I was in a private school and we never lacked at all., when I came back and heard stories of people who escaped from school because of this, because of a different political landscape, I am like, “I have no idea of what you are talking about, What do you mean you had no sugar for three days?” It was unheard of for me.
I couldn’t understand that. So we did live a very privileged life. Coming back here [in 1987] changed everything.
Tell us how it was in London and when you are back.
Coming back, Kampala Parents was an excellent school but the landscape changes because communities engage differently. Children are even different.
They speak more slowly, more deliberately and they speak in a sense that everyone is a friend but in London, you are very picky with who your friends are. That social landscape was an immediate difference I noticed.
At this point, did you get any indication or aspiration to be something in life? Or were you just wallowing in the fact that you lived in plenty and everything was for the taking?
Well, the plentiful living changed quite a bit. My father died and my Mum, being a single mother, things became a bit difficult. I remember some time when I was in Gayaza, I realised, ‘Wow!
Now I am feeling the pinch of lack.’ Not starving, but less than [the usual] abundance [that I was used to]. And yet she really struggled to [take us] through good schools. So, every time we were given something we were able to have, I appreciated it more because I knew [what it meant] not to have suddenly.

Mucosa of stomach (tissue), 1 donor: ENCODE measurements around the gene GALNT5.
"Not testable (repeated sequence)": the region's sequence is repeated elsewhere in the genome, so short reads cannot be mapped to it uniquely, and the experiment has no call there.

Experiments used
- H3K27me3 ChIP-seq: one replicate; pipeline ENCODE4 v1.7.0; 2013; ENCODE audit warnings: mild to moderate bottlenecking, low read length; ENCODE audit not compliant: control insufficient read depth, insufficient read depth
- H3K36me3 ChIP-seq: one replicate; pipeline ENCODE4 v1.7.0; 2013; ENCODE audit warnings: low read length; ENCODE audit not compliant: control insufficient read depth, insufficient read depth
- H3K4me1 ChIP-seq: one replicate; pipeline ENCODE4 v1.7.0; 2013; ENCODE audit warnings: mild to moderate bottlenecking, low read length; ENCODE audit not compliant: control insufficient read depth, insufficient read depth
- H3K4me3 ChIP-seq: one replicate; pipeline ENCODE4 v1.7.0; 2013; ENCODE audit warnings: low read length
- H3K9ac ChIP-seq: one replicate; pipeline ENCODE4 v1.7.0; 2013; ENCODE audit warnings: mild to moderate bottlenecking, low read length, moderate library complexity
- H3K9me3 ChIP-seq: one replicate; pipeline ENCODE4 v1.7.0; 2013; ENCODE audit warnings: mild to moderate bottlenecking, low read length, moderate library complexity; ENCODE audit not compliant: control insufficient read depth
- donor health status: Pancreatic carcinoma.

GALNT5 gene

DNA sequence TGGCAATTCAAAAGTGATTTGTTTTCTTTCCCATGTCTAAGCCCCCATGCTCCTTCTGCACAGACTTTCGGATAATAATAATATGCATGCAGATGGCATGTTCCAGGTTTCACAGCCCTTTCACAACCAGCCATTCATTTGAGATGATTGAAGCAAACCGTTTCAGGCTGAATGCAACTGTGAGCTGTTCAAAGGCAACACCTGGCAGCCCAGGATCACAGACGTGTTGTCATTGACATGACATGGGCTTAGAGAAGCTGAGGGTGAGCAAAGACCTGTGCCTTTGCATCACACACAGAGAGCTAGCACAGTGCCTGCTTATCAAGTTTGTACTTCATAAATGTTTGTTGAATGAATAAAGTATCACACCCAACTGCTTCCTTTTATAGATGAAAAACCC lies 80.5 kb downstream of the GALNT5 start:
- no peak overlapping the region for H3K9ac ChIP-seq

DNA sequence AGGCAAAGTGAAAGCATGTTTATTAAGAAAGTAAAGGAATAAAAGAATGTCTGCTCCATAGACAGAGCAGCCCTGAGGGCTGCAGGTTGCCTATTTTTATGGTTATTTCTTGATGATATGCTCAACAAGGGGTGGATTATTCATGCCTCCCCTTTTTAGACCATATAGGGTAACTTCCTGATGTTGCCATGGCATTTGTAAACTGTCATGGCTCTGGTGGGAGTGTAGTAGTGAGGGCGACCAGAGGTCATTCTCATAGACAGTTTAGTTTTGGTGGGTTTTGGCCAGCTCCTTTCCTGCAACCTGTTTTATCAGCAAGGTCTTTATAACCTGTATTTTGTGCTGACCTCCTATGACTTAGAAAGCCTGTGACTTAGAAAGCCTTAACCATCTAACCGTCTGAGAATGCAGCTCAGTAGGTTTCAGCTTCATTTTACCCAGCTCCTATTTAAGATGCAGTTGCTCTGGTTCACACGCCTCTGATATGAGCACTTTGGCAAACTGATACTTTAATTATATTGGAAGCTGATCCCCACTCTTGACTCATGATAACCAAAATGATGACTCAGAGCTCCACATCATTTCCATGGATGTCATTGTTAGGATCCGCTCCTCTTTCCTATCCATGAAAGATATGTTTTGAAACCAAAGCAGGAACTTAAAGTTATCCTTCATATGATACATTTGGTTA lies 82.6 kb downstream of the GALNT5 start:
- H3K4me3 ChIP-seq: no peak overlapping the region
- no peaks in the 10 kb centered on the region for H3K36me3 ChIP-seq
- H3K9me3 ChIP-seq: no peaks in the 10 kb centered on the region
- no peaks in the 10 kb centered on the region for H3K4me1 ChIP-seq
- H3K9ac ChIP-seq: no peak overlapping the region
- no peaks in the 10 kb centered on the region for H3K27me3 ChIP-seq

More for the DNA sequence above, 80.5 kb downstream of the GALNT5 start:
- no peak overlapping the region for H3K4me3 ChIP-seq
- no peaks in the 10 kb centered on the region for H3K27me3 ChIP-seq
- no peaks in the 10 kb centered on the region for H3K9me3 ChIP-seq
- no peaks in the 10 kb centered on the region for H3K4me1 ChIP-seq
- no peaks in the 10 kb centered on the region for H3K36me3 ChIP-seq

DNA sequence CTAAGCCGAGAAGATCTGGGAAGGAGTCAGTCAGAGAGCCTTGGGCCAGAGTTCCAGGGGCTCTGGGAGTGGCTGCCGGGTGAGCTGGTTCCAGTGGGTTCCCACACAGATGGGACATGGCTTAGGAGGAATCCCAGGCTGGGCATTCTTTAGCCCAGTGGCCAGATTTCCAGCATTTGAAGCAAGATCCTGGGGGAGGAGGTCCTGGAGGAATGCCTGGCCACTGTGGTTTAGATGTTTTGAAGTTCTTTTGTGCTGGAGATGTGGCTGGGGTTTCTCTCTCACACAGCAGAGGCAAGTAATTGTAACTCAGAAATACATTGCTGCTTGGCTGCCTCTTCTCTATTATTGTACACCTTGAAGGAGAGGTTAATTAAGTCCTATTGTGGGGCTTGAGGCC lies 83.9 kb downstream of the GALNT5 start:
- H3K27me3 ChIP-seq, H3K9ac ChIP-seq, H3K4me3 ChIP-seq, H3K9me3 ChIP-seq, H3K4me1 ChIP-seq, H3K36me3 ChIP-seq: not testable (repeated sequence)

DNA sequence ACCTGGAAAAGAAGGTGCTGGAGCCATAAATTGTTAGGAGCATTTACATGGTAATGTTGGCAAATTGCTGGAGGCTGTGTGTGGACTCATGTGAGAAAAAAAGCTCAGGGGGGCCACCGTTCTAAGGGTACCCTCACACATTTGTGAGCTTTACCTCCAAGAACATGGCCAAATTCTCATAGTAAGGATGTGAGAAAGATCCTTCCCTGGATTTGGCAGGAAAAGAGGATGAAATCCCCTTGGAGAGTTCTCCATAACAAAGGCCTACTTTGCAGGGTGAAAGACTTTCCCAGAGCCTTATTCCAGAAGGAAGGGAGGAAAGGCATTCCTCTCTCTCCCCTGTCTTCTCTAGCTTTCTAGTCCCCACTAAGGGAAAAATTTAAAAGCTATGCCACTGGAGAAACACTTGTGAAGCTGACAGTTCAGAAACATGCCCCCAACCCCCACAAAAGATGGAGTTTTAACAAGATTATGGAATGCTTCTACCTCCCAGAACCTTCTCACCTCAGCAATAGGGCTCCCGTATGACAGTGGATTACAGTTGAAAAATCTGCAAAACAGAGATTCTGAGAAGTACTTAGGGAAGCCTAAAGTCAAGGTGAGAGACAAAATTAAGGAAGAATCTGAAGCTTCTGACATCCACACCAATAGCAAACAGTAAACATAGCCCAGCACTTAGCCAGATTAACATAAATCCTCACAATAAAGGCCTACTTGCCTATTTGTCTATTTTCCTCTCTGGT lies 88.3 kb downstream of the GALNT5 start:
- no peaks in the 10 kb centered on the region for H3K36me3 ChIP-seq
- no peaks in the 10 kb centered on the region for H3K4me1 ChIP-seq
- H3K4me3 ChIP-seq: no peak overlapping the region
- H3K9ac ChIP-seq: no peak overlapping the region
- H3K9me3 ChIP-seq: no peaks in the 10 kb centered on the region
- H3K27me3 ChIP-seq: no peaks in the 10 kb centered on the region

Was there something about your upbringing at home that [made you] able to fit in any situation that you find yourself?
Generally, I am adaptable. Even if I travel anywhere, I adapt easily to different societies and communities and settings. I did feel antagonised, but then I also grew up in a very religious school where prayer, hope and faith were emphasised; so, I followed that to the letter.
Let me take you back to Gayaza. With this kind of socialisation with the students that you found in there, the kind of subjects that you [studied], is it a point in your life when you start forming an idea of who you want to be in terms of profession?
Yes. Being a teenager in Gayaza, I realise that I am extremely gifted in the creative arts. In S1, we entered a dancing competition and I won. I was the best in the entire school just in S1. So things like that just helped me thrive, especially in the creative arts.